Leave a Comment
The following contains SPOILERS for Pirates of the Caribbean: Dead Men Tell No Tales. If you haven't seen the movie yet, bookmark this, and return once you have.
One of the more entertaining aspects of Pirates of the Caribbean: Dead Men Tell No Tales, is the way it expands on the history of Captain Jack Sparrow. We get to see the moment that young Jackie actually becomes Jack Sparrow. We learn how he first became a captain, and where he got his hat. We also learn how he obtained his special compass, which has become a vital part of the franchise's history. The only problem, we already knew how he got the compass, and this wasn't it.
Jack Sparrow's compass receives one of the great introductions in movie history. It's dismissed at the beginning of the first film as a "compass that doesn't point north," an indication that Jack Sparrow is something of a joke as a sailor. However, later we learn that the reason the compass doesn't point north, is that the holder isn't looking for north. The compass is magical, and it points toward that which the holder most desires, be that treasure, love, or really anything at all. It leads Jack to the Isle de la Muerta in the first film, to the heart of Davy Jones in the second, and helps Gibbs get back the Black Pearl in On Stranger Tides. Whatever happens in these movies, the compass is the thing that helps drive the characters toward the action.
While we have never learned exactly where the compass came from, Pirates of the Caribbean: Dead Men Tell No Tales, shows us how Jack came by it. It was previously owned by the captain of the Wicked Wench, a ship on which Jack was the first mate. In the pirates' coordinated attack on Salazar, the captain of the Wench is killed and as he dies, he passes command of the ship, and the compass, to Jack. Jack then uses the compass to defeat Salazar, and our story continues from there.
Except we already knew where Jack got the compass, and it wasn't the hands of a dying captain. In Pirates of the Caribbean: Dead Man's Chest, Jack's crew meets up with Tia Dalma, a witch, who they believe can help them find the key that Jack knows he can use to get the upper hand on Davy Jones. At first, the witch is confused, because she's already given Jack something which should be able to help him find it. She asks him about the compass which Jack Sparrow bartered from her, and why it can't help him. Check out the video below at about the 2:10 mark.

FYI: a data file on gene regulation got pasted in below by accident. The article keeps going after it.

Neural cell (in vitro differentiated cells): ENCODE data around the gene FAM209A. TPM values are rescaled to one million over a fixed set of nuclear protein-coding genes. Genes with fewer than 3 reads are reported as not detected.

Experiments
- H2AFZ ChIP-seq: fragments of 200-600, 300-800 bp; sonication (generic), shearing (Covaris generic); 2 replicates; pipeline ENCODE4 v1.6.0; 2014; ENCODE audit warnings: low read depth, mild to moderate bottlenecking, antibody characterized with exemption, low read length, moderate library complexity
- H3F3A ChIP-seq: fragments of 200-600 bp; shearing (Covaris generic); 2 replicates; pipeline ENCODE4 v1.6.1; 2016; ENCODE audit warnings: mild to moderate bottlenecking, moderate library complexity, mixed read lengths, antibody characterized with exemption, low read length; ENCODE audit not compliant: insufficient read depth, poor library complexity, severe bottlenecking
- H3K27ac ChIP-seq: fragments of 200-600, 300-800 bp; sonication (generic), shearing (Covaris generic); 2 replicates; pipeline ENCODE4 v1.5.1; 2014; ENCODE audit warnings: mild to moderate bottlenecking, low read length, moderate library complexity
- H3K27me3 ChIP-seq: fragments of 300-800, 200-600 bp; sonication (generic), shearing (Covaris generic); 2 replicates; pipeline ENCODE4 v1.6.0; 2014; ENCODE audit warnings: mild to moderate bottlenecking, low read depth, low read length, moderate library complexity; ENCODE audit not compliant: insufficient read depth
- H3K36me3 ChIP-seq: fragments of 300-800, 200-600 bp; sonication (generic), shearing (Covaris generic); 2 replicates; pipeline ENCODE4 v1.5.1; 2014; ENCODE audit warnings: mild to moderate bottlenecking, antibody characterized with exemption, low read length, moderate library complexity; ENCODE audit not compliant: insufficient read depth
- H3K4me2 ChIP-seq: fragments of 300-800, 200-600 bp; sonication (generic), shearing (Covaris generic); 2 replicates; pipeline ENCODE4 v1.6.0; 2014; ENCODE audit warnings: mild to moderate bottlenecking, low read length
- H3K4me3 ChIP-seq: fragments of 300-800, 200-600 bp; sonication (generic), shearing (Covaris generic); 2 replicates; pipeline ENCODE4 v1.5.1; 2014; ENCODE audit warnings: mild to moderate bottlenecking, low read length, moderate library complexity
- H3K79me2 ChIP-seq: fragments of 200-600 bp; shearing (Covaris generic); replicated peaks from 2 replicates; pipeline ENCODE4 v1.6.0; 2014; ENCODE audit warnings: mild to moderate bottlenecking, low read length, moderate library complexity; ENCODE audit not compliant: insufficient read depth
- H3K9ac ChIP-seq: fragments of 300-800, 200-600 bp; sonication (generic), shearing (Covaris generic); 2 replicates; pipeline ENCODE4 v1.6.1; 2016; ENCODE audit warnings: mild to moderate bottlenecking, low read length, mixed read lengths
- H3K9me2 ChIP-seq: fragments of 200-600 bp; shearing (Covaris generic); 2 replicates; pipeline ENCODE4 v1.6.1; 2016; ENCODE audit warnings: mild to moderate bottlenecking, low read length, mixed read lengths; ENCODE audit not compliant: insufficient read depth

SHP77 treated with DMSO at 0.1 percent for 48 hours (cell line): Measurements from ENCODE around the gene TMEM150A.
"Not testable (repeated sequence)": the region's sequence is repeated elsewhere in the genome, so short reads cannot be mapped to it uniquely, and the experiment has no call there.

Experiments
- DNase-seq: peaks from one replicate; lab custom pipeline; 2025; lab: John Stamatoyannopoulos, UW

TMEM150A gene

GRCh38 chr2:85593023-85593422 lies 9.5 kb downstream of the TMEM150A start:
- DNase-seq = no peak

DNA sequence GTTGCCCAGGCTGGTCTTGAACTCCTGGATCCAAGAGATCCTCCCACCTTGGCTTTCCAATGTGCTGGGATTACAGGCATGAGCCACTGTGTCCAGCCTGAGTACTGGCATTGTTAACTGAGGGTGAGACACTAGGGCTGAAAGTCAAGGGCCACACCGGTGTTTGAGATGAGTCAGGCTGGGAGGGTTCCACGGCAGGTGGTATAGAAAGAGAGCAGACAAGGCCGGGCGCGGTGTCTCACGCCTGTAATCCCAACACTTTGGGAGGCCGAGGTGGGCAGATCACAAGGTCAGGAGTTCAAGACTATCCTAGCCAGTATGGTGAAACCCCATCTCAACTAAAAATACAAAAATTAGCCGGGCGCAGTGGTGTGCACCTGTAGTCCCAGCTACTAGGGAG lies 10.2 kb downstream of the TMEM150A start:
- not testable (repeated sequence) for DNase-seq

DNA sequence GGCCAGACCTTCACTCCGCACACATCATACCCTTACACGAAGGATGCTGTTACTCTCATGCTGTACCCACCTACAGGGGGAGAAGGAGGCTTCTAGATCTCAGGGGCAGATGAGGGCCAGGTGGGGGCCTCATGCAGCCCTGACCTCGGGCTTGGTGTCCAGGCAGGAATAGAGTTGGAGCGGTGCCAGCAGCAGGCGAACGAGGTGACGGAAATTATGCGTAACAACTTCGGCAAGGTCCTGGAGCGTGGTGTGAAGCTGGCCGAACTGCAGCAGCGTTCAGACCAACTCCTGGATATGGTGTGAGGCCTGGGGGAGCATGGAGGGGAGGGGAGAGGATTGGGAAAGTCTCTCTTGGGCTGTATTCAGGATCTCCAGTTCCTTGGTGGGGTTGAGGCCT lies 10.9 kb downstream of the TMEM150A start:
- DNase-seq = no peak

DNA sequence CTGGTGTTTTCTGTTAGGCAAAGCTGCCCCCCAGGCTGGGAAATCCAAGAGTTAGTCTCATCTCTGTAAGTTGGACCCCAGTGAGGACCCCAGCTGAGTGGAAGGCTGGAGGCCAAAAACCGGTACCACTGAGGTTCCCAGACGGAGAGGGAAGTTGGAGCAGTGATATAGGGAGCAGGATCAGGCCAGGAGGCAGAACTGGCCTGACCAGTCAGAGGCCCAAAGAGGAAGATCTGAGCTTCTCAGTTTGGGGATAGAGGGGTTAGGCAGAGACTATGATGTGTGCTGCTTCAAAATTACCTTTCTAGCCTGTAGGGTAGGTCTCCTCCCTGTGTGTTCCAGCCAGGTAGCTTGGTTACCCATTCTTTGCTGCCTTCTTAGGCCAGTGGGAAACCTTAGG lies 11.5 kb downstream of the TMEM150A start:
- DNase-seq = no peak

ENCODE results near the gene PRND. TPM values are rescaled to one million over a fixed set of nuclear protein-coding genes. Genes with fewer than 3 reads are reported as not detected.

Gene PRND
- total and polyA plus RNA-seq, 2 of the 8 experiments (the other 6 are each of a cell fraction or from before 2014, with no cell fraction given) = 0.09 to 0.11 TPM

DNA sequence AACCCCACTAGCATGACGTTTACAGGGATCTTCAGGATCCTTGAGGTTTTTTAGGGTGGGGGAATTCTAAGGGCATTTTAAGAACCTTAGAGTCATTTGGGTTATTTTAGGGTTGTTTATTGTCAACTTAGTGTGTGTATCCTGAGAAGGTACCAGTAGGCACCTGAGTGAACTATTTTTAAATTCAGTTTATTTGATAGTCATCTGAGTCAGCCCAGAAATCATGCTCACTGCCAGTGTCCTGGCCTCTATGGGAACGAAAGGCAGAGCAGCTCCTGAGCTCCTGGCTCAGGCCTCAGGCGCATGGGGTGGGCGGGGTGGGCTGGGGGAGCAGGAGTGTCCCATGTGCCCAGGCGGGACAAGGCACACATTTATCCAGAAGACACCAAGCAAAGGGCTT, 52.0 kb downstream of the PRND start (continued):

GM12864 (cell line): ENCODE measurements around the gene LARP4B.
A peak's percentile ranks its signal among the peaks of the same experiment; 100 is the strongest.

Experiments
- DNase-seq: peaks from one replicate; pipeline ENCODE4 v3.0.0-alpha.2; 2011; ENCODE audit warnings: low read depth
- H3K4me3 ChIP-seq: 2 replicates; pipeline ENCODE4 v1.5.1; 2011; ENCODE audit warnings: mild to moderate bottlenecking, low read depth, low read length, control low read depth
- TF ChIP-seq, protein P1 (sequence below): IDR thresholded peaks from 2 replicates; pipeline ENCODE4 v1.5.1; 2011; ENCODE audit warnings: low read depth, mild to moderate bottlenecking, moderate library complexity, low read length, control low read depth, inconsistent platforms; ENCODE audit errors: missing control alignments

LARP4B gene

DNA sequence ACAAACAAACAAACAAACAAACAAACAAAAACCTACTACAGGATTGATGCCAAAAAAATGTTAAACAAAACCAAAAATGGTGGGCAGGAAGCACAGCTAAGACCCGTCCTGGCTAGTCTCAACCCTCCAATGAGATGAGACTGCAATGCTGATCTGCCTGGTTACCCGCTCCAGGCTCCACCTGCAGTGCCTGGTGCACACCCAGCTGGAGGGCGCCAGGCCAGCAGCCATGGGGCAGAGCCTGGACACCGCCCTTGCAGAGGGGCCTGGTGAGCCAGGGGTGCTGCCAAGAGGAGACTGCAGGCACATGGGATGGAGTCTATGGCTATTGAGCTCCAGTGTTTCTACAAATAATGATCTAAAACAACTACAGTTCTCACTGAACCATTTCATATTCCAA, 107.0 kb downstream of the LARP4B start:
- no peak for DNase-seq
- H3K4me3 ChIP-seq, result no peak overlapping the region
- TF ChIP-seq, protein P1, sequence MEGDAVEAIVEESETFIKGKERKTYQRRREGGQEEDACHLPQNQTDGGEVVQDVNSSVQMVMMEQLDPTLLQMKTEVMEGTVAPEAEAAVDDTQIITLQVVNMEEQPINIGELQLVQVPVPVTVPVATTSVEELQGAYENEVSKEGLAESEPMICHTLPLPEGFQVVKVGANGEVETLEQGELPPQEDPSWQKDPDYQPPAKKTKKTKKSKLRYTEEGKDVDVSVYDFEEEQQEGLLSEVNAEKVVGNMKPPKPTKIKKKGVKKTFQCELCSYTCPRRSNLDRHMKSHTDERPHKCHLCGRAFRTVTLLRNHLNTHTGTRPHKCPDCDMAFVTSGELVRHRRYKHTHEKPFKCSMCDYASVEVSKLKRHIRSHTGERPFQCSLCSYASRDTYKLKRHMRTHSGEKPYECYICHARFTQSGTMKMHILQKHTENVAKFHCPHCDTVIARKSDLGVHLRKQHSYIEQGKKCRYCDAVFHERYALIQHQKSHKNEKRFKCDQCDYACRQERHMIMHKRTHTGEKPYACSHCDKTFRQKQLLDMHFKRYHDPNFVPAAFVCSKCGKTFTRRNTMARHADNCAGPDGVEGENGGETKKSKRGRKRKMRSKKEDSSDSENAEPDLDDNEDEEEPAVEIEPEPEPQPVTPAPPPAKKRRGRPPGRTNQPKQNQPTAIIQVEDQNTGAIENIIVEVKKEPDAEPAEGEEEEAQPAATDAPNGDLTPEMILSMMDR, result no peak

The line is brief and ultimately unimportant to the plot of the original trilogy, and so it's never brought up again, but there it is. Jack Sparrow got the compass from Tia Dalma, who is actually the sea goddess Calypso, not the captain of the Wicked Wench. Pirates of the Caribbean: Dead Men Tell No Tales appears to have completely retconned the history of the compass.
We know that Jack Sparrow could not have given up the compass after the events in the flashback, as doing so would have brought about the freedom of Salazar, as it does in the new film. It's possible, perhaps, that Jack had the compass stolen from him at some point, we've seen that happen, and he then had to barter with Tia Dalma in order to get it back, but does that make sense? Why would Jack Sparrow, of all people, be willing to barter for something that he believed was his? Even if Tia Dalma wasn't the one who actually stole it, why would a pirate be willing to make a deal for something when just taking it makes so much more sense? He's a pirate, he doesn't barter for things that don't belong to him.
The change in the history certainly makes more sense as far as the plot of the new movie goes. The compass is vital to the story and bringing Tia Dalma into it would have likely required a seriously large shoehorn. Still, the fact that the previous backstory wasn't even dealt with is odd. Terry Rossio has been a credited writer for the entire Pirates of the Caribbean franchise, including the newest film, and one would think he would have noticed the continuity issue being presented. A couple lines of dialogue might have been all that was needed to say, here's why that other bit isn't really true.
Perhaps, if we get another Pirates movie, this discrepancy can be explained. If not, it's probably no big deal. Nobody rewatches the sequels in this franchise anyway.